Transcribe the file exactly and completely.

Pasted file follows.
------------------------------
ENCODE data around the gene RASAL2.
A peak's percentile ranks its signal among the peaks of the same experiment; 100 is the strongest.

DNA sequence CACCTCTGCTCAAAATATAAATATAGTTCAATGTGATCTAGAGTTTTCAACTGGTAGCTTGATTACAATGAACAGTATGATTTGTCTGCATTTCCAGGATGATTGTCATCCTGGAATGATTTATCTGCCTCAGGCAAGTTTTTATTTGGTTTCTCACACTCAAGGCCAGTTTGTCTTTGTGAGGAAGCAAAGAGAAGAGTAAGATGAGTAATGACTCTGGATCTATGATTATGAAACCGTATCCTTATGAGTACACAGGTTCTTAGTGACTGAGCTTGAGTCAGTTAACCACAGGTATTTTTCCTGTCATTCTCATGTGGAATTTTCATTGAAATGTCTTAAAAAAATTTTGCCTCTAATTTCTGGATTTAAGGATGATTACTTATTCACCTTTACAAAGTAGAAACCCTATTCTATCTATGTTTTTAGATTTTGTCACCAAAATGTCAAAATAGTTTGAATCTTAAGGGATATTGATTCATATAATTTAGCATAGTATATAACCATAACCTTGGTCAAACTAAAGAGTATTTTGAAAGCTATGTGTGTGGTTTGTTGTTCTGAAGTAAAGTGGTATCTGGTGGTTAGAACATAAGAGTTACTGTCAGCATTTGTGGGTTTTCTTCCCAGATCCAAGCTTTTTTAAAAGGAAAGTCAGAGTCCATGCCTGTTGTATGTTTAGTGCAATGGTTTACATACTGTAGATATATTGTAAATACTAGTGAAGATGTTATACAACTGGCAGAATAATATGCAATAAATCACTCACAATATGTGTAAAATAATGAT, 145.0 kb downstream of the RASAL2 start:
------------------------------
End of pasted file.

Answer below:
ENCODE data around the gene RASAL2.
A peak's percentile ranks its signal among the peaks of the same experiment; 100 is the strongest.

DNA sequence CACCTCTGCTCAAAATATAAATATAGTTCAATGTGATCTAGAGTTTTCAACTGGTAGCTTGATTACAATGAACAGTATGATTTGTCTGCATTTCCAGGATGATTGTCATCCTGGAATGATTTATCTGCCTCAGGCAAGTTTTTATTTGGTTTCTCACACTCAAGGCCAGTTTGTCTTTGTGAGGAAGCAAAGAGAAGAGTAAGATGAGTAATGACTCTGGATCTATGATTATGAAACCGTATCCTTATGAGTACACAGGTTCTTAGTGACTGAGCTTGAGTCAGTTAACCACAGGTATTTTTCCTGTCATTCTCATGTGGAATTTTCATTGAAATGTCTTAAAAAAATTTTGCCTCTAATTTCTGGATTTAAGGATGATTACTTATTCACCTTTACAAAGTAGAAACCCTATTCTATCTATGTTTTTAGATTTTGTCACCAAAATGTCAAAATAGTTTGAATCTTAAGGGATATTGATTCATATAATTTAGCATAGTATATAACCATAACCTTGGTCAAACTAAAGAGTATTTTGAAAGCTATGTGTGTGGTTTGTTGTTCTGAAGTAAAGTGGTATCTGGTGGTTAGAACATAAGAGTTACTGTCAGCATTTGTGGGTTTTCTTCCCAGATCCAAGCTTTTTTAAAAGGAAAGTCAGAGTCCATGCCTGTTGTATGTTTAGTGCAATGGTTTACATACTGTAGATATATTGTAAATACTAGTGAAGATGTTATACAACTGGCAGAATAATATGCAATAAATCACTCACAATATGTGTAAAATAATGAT, 145.0 kb downstream of the RASAL2 start: